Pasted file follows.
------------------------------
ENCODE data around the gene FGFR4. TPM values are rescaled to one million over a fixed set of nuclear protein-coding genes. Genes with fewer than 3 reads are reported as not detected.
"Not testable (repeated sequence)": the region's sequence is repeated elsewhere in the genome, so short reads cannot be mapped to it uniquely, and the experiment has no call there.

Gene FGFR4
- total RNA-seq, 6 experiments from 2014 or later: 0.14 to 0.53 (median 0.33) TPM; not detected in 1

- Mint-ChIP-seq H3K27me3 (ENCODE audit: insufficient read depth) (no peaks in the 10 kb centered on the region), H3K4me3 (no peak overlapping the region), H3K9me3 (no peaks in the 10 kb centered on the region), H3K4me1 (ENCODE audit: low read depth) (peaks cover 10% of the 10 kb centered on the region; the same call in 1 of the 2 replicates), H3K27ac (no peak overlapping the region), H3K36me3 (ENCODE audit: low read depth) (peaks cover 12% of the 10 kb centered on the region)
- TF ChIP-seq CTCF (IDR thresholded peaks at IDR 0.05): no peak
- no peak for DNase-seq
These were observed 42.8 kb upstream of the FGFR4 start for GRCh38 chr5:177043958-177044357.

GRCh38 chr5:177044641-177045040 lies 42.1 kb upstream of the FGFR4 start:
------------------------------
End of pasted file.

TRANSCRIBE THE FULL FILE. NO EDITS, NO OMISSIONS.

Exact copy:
ENCODE data around the gene FGFR4. TPM values are rescaled to one million over a fixed set of nuclear protein-coding genes. Genes with fewer than 3 reads are reported as not detected.
"Not testable (repeated sequence)": the region's sequence is repeated elsewhere in the genome, so short reads cannot be mapped to it uniquely, and the experiment has no call there.

Gene FGFR4
- total RNA-seq, 6 experiments from 2014 or later: 0.14 to 0.53 (median 0.33) TPM; not detected in 1

- Mint-ChIP-seq H3K27me3 (ENCODE audit: insufficient read depth) (no peaks in the 10 kb centered on the region), H3K4me3 (no peak overlapping the region), H3K9me3 (no peaks in the 10 kb centered on the region), H3K4me1 (ENCODE audit: low read depth) (peaks cover 10% of the 10 kb centered on the region; the same call in 1 of the 2 replicates), H3K27ac (no peak overlapping the region), H3K36me3 (ENCODE audit: low read depth) (peaks cover 12% of the 10 kb centered on the region)
- TF ChIP-seq CTCF (IDR thresholded peaks at IDR 0.05): no peak
- no peak for DNase-seq
These were observed 42.8 kb upstream of the FGFR4 start for GRCh38 chr5:177043958-177044357.

GRCh38 chr5:177044641-177045040 lies 42.1 kb upstream of the FGFR4 start: